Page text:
The phrase "passing the acid test" gained popularity in the gold-rush years of the 1850s when miners used strong acids to determine whether the metal they had found was real gold or not. If it bubbled and frothed on contact with acid, it wasn't gold. But even these failures produced something interesting and beautiful.
When pure metals cool, they solidify into intricately interlocked crystals. You can't see the crystals because they fit together perfectly to form what appears to be a uniform mass with a smooth, solid surface. But acid can reveal the structure inside.
I use samples of pure zinc and aluminum to demonstrate this, since metals that have been cast and then allowed to cool slowly produce larger internal crystals. Although I haven't found one yet, I'm sure that somewhere out there is a common household object—candlestick, metal bowl—that would reveal a pretty crystal structure under the acid test. For my wife's sake, I hope I find one soon, so I don't have to keep trying to dissolve every new kitchen gadget I get.
Achtung! Concentrated muriatic acid is available in most hardware stores, but that doesn't mean it's harmless. It should never be handled by children, even under adult supervision. Work in a well-ventilated area, wear gloves and ANSI-approved splash-proof safety goggles at all times, and read and follow all other safety instructions on the bottle.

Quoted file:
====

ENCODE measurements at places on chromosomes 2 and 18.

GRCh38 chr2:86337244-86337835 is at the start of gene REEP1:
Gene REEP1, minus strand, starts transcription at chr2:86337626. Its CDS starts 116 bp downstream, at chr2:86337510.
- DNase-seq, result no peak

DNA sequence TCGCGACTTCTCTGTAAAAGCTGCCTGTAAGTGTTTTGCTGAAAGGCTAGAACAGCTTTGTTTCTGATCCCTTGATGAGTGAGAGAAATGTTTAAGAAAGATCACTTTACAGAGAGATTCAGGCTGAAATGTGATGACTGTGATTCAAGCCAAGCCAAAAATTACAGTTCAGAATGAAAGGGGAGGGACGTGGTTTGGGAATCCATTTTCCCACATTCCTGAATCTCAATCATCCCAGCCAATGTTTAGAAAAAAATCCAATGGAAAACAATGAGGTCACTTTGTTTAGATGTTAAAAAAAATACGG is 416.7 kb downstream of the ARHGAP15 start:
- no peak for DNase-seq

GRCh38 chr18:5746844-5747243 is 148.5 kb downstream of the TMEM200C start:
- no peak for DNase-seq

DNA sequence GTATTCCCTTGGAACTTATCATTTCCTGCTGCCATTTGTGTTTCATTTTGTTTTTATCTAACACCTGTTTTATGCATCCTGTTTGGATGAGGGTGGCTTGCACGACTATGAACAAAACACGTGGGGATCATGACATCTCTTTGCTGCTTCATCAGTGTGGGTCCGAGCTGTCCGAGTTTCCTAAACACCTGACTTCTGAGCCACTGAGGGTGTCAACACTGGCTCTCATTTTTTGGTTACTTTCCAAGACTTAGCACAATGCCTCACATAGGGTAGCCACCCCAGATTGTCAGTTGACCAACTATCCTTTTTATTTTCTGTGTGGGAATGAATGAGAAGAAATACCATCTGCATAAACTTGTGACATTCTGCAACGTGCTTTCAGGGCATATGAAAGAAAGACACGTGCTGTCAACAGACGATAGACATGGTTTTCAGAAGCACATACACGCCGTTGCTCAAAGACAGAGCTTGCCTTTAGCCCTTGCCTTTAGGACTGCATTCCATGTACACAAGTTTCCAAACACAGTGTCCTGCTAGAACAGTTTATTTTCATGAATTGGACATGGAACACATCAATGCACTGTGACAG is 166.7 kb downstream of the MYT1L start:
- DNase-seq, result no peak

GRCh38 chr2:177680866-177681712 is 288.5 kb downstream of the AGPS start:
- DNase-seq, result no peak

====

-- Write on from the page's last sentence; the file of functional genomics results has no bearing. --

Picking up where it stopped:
Apologies In the midst of a move, Theodore Gray's etching video was lost. We do not have a footage of the experiment in action. If you do the experiment and make a video, however, send it our way; we'd love to see it and may run it.
I think this is a beautiful way to experiment with art at the molecular level!!!Unfortunately, we are just starting to be able to access the quantum level at an exponential rate, only in the last decade or two!This is an extremely simple experiment that hasn't been properly explored in all it's regions, so it should be shared with people that can appreciate simply beauty(like kids)!
My kids and I have tried this with aluminum and iron, with no results. We've tried dipping the metals in the acid for a second, and we've tried immersing them for 2 hours and more (checking every 1/2 hour or so). How long does this process take? Thanks.
Swilver... great outlook on this idea. I can very much appreciate it as such.
Question is, where do you get a piece of pure aluminum from and is it expensive?
Will any pure metal turn crystal colored like this?
Can you use other chemicals, or just specifically muratic acid for an effect like this?
My daughter is an avid reader of you magazine. She wanted to try this for an 8th grade science project.
We started gathering materials. Muriatic acid from a swimming pool supply store 31% acid - not bad.
I got some metals in various forms, alumimum, copper, tin, steel, stainless steel and interestingly magnesium.
All the metals fizzed to some extent, however even after a few hours all just came out looking bright and clean. No effect like shown in you picture. After removing the metal items they either rusted or tarnished very quickly. My daughter was quite disappointed.